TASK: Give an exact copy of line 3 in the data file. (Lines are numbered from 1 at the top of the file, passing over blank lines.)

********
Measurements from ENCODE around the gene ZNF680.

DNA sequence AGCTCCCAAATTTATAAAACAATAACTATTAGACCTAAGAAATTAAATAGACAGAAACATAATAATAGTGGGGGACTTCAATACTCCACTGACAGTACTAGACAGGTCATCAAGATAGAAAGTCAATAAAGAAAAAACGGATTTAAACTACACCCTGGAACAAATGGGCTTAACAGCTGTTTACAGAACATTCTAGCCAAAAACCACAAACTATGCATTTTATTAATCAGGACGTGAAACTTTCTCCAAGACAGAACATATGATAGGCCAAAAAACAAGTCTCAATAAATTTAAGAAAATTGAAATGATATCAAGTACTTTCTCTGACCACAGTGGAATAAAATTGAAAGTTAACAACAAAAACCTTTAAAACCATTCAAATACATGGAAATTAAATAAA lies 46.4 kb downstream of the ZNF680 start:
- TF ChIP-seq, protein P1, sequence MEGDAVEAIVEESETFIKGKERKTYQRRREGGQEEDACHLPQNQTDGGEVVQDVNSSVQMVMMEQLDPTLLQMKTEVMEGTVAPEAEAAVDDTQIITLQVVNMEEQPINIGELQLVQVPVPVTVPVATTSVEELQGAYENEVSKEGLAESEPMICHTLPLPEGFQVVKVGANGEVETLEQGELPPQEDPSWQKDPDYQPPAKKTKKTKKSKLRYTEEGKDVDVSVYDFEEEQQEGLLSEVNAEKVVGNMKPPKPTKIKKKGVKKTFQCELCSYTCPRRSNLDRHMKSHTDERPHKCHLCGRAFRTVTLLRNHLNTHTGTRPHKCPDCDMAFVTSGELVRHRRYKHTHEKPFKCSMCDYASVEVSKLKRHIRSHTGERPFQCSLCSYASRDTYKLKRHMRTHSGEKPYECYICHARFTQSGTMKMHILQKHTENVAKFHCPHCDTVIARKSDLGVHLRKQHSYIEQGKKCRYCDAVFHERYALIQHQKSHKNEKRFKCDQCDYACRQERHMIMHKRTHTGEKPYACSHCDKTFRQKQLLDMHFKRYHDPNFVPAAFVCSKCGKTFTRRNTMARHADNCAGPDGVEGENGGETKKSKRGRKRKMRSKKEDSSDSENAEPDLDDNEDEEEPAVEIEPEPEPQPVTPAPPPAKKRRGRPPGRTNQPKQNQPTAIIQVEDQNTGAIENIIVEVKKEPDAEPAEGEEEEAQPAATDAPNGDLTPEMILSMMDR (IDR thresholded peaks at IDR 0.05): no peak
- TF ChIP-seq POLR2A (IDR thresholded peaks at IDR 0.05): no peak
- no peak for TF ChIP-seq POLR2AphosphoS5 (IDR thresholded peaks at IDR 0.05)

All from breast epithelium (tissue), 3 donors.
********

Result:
- TF ChIP-seq, protein P1, sequence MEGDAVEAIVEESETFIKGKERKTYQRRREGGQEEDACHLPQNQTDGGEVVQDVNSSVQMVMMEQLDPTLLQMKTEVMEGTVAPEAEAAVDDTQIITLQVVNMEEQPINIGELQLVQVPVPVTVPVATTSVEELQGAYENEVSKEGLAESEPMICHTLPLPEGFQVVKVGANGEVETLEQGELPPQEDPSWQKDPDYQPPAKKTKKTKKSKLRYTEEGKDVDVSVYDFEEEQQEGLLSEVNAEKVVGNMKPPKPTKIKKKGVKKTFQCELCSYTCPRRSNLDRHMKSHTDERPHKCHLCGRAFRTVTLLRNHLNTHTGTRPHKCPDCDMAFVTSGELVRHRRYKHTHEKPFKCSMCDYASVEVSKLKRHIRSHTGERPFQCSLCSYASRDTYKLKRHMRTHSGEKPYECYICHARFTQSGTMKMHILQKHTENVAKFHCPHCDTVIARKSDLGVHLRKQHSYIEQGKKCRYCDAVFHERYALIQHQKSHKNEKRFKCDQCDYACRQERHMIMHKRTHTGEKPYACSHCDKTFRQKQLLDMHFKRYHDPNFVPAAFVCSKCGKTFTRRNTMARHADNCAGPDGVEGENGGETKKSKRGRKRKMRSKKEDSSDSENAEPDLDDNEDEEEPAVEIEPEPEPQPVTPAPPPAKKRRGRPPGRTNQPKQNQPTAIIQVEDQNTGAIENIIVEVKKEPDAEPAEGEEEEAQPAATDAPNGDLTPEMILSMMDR (IDR thresholded peaks at IDR 0.05): no peak